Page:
After checking into our hotel, we took a little tour of the strip, being sure to point out the massive billboards promising hot girls at your door in 20 minutes. "Look children! Half off admission to the Striptease today only!" We opted to forgo the cattle call that is the all-you-can-eat buffet at the hotel and instead chose a nice old Carl's Jr. where the homeless man panhandling outside held a sign that read "Why lie, I need a beer."

Homeless man, Las Vegas Nevada street photography, New Braunfels destination photographerWe took advantage of the hotel pool as much as possible to relax after being on the road for so many days. But when the sun went down, I tucked the kiddos into bed and left Jayme in charge while I strolled out on the strip with my camera. Vegas at night is one big freak show. It's where intelligent college girls (and guys) go to behave badly so they can blame it on the liquor and the lights and be assured by their counterparts that "what happens in Vegas stays in Vegas." Except that is when it ends up on my blog or Youtube. One of these drunken sorority girls grabbed Jayme's bottom and giggled to her friends "I totally just grabbed that guy's butt!"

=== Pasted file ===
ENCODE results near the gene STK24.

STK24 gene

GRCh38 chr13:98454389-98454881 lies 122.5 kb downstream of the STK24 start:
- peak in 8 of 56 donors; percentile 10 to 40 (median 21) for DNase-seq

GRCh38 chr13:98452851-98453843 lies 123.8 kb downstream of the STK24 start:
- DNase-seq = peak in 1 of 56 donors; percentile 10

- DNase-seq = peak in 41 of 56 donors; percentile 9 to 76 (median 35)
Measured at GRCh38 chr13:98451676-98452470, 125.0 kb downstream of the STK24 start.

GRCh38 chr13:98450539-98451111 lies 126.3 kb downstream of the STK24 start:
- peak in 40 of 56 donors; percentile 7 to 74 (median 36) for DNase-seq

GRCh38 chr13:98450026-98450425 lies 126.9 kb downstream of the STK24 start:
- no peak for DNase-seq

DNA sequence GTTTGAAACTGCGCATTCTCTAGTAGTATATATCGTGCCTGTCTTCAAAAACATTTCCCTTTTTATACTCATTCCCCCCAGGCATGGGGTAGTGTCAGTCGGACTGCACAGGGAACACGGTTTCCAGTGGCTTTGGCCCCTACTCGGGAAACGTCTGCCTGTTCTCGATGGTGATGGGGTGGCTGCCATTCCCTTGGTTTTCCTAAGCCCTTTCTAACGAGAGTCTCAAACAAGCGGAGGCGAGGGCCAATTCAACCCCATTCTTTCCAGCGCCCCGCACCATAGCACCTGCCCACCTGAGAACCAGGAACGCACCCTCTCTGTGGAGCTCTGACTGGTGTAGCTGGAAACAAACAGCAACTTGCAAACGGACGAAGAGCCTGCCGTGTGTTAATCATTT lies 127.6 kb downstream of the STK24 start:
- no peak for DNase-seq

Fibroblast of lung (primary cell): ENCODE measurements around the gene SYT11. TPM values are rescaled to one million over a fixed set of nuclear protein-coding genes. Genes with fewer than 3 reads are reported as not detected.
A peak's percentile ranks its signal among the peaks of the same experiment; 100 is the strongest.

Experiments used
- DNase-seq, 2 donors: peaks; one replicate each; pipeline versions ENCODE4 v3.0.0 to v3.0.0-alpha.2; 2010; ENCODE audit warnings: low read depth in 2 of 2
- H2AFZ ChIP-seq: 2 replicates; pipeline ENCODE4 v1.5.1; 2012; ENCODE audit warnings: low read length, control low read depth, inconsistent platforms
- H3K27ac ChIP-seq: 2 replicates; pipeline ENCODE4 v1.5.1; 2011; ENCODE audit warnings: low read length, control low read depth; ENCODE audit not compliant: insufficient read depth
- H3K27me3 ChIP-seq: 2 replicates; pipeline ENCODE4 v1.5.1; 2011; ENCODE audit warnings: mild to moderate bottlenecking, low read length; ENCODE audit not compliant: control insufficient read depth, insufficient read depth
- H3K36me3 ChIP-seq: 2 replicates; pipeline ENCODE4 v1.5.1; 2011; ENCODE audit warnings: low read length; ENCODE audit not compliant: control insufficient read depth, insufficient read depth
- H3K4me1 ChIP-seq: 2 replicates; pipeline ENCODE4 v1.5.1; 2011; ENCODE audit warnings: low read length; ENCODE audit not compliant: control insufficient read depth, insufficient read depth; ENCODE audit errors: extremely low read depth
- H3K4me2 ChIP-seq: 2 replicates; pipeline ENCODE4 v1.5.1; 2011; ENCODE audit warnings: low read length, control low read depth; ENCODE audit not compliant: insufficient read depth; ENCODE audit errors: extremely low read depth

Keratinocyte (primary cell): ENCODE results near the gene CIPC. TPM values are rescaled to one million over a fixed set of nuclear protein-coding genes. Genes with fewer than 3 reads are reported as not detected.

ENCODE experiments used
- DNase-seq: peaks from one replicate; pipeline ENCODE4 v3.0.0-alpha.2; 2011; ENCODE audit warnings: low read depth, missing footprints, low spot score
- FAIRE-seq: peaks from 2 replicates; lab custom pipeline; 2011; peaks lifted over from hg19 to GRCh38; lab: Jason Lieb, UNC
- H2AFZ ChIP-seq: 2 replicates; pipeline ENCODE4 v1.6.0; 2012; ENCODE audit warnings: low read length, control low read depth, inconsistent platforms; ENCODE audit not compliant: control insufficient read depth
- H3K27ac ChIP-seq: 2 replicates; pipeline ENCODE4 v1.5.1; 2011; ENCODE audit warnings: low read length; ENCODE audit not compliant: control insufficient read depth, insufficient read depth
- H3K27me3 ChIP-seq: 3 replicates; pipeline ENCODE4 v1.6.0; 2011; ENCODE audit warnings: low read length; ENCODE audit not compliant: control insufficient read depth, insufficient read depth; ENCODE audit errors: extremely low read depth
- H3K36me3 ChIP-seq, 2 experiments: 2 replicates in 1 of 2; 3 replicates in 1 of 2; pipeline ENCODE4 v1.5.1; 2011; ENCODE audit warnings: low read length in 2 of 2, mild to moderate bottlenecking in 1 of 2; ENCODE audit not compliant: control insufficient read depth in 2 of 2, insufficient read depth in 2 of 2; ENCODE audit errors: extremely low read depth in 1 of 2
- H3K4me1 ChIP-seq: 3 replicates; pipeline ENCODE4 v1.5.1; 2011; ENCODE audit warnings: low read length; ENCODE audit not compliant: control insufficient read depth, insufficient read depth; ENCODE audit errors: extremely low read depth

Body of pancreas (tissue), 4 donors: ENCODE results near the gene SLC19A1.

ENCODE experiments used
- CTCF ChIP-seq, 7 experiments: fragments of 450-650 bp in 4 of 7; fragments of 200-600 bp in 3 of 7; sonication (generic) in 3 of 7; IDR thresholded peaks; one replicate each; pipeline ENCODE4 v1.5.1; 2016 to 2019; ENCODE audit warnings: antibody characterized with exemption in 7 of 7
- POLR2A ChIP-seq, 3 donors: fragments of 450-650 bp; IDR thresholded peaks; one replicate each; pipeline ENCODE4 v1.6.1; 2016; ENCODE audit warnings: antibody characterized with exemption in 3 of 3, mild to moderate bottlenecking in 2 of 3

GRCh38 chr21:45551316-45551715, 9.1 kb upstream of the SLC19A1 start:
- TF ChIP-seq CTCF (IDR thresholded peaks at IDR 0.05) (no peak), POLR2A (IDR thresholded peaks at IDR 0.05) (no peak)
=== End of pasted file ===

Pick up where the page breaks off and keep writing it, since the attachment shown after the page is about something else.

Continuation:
A flaming homosexual man kissed me and told me he loves me -- even after I failed to fall for his sales pitch and go inside for a collagen injection. A cowboy on stilts asked me to marry him and THE Captain Jack Sparrow tried to get me to pay him $10 to pose for a photo with him. I was offered a foot massage for $20, free jello shots and "tits" lots and lots of "tits." But despite the sin my delicate eyes absorbed, I was assured by the preacher at the corner of Las Vegas Blvd. and E. Flamingo that a few dollars in his prayer pot would grant me eternal salvation. Halleluja!